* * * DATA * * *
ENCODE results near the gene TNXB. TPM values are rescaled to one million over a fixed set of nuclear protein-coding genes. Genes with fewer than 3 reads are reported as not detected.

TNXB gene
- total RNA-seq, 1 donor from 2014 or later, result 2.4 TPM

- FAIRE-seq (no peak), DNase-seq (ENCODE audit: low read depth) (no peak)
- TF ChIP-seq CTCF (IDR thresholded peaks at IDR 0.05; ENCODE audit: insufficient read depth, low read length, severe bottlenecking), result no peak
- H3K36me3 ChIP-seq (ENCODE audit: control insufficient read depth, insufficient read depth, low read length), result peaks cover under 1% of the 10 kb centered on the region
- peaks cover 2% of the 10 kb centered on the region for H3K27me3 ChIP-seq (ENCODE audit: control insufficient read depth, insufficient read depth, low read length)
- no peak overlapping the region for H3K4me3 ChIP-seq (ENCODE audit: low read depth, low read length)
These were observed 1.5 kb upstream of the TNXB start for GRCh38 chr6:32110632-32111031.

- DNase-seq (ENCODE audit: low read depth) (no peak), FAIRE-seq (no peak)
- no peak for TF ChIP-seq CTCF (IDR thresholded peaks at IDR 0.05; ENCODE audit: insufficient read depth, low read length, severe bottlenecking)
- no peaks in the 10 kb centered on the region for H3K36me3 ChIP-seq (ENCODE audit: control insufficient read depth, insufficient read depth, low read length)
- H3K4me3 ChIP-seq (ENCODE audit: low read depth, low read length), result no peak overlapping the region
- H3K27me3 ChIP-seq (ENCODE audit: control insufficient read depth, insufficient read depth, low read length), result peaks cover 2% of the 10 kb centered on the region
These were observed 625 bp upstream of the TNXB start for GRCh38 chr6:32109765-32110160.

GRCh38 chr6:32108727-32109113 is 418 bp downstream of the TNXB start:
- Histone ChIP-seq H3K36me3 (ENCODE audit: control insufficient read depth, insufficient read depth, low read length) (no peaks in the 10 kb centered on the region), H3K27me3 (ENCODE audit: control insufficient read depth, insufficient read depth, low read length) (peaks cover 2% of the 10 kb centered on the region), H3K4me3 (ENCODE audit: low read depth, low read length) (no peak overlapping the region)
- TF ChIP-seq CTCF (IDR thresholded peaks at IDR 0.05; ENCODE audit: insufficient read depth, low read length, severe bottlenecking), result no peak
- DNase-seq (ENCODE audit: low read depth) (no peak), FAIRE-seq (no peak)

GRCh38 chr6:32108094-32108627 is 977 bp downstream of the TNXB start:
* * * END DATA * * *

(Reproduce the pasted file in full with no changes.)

ENCODE results near the gene TNXB. TPM values are rescaled to one million over a fixed set of nuclear protein-coding genes. Genes with fewer than 3 reads are reported as not detected.

TNXB gene
- total RNA-seq, 1 donor from 2014 or later, result 2.4 TPM

- FAIRE-seq (no peak), DNase-seq (ENCODE audit: low read depth) (no peak)
- TF ChIP-seq CTCF (IDR thresholded peaks at IDR 0.05; ENCODE audit: insufficient read depth, low read length, severe bottlenecking), result no peak
- H3K36me3 ChIP-seq (ENCODE audit: control insufficient read depth, insufficient read depth, low read length), result peaks cover under 1% of the 10 kb centered on the region
- peaks cover 2% of the 10 kb centered on the region for H3K27me3 ChIP-seq (ENCODE audit: control insufficient read depth, insufficient read depth, low read length)
- no peak overlapping the region for H3K4me3 ChIP-seq (ENCODE audit: low read depth, low read length)
These were observed 1.5 kb upstream of the TNXB start for GRCh38 chr6:32110632-32111031.

- DNase-seq (ENCODE audit: low read depth) (no peak), FAIRE-seq (no peak)
- no peak for TF ChIP-seq CTCF (IDR thresholded peaks at IDR 0.05; ENCODE audit: insufficient read depth, low read length, severe bottlenecking)
- no peaks in the 10 kb centered on the region for H3K36me3 ChIP-seq (ENCODE audit: control insufficient read depth, insufficient read depth, low read length)
- H3K4me3 ChIP-seq (ENCODE audit: low read depth, low read length), result no peak overlapping the region
- H3K27me3 ChIP-seq (ENCODE audit: control insufficient read depth, insufficient read depth, low read length), result peaks cover 2% of the 10 kb centered on the region
These were observed 625 bp upstream of the TNXB start for GRCh38 chr6:32109765-32110160.

GRCh38 chr6:32108727-32109113 is 418 bp downstream of the TNXB start:
- Histone ChIP-seq H3K36me3 (ENCODE audit: control insufficient read depth, insufficient read depth, low read length) (no peaks in the 10 kb centered on the region), H3K27me3 (ENCODE audit: control insufficient read depth, insufficient read depth, low read length) (peaks cover 2% of the 10 kb centered on the region), H3K4me3 (ENCODE audit: low read depth, low read length) (no peak overlapping the region)
- TF ChIP-seq CTCF (IDR thresholded peaks at IDR 0.05; ENCODE audit: insufficient read depth, low read length, severe bottlenecking), result no peak
- DNase-seq (ENCODE audit: low read depth) (no peak), FAIRE-seq (no peak)

GRCh38 chr6:32108094-32108627 is 977 bp downstream of the TNXB start: